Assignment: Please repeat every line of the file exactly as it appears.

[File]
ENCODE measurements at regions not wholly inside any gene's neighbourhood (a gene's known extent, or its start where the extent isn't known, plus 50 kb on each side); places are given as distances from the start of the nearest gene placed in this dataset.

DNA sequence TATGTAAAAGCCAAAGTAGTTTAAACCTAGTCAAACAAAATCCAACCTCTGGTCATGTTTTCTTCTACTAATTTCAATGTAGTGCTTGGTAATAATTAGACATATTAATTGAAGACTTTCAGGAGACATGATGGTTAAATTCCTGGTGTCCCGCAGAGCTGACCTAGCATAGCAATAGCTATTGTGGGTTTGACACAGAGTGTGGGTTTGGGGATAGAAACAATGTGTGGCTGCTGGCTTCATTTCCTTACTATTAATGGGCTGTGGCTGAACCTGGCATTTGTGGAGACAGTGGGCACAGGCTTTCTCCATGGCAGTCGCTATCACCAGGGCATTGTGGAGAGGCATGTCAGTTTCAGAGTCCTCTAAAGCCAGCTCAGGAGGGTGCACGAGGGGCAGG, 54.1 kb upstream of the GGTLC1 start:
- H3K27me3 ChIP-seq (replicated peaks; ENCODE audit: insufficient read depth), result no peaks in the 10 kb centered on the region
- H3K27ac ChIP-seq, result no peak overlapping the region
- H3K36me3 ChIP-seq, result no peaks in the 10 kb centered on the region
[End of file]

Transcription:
ENCODE measurements at regions not wholly inside any gene's neighbourhood (a gene's known extent, or its start where the extent isn't known, plus 50 kb on each side); places are given as distances from the start of the nearest gene placed in this dataset.

DNA sequence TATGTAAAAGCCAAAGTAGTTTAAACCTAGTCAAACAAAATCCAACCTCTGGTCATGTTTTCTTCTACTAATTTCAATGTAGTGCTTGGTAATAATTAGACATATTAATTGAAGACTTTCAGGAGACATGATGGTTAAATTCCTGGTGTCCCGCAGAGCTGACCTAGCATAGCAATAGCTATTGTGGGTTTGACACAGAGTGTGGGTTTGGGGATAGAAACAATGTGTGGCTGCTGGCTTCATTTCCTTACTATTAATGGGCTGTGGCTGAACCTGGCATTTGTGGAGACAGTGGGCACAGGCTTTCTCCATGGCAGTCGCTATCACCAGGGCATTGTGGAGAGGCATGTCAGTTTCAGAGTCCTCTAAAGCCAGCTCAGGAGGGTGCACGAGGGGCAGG, 54.1 kb upstream of the GGTLC1 start:
- H3K27me3 ChIP-seq (replicated peaks; ENCODE audit: insufficient read depth), result no peaks in the 10 kb centered on the region
- H3K27ac ChIP-seq, result no peak overlapping the region
- H3K36me3 ChIP-seq, result no peaks in the 10 kb centered on the region